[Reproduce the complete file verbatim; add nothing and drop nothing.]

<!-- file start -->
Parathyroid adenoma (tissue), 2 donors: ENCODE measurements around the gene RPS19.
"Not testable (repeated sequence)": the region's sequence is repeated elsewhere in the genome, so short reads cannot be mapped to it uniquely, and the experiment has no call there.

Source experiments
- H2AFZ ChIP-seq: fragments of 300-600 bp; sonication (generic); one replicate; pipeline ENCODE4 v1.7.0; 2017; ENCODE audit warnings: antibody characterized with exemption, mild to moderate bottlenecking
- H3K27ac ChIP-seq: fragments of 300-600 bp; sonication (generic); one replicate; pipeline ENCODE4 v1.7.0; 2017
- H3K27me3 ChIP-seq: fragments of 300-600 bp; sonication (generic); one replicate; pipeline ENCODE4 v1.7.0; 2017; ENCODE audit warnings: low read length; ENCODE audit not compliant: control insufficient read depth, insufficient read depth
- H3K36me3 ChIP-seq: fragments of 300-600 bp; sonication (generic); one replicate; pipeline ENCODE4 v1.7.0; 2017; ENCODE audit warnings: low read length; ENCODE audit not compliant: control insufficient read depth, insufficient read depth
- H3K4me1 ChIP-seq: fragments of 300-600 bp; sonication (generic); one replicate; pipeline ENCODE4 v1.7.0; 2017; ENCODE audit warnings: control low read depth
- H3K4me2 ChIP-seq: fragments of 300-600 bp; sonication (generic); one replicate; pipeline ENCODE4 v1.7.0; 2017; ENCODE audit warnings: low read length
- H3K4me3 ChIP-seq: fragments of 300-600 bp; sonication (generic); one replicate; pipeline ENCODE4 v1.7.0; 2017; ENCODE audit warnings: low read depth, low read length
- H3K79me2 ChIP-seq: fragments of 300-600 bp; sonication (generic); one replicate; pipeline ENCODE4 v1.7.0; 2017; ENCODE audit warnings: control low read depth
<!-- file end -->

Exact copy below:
Parathyroid adenoma (tissue), 2 donors: ENCODE measurements around the gene RPS19.
"Not testable (repeated sequence)": the region's sequence is repeated elsewhere in the genome, so short reads cannot be mapped to it uniquely, and the experiment has no call there.

Source experiments
- H2AFZ ChIP-seq: fragments of 300-600 bp; sonication (generic); one replicate; pipeline ENCODE4 v1.7.0; 2017; ENCODE audit warnings: antibody characterized with exemption, mild to moderate bottlenecking
- H3K27ac ChIP-seq: fragments of 300-600 bp; sonication (generic); one replicate; pipeline ENCODE4 v1.7.0; 2017
- H3K27me3 ChIP-seq: fragments of 300-600 bp; sonication (generic); one replicate; pipeline ENCODE4 v1.7.0; 2017; ENCODE audit warnings: low read length; ENCODE audit not compliant: control insufficient read depth, insufficient read depth
- H3K36me3 ChIP-seq: fragments of 300-600 bp; sonication (generic); one replicate; pipeline ENCODE4 v1.7.0; 2017; ENCODE audit warnings: low read length; ENCODE audit not compliant: control insufficient read depth, insufficient read depth
- H3K4me1 ChIP-seq: fragments of 300-600 bp; sonication (generic); one replicate; pipeline ENCODE4 v1.7.0; 2017; ENCODE audit warnings: control low read depth
- H3K4me2 ChIP-seq: fragments of 300-600 bp; sonication (generic); one replicate; pipeline ENCODE4 v1.7.0; 2017; ENCODE audit warnings: low read length
- H3K4me3 ChIP-seq: fragments of 300-600 bp; sonication (generic); one replicate; pipeline ENCODE4 v1.7.0; 2017; ENCODE audit warnings: low read depth, low read length
- H3K79me2 ChIP-seq: fragments of 300-600 bp; sonication (generic); one replicate; pipeline ENCODE4 v1.7.0; 2017; ENCODE audit warnings: control low read depth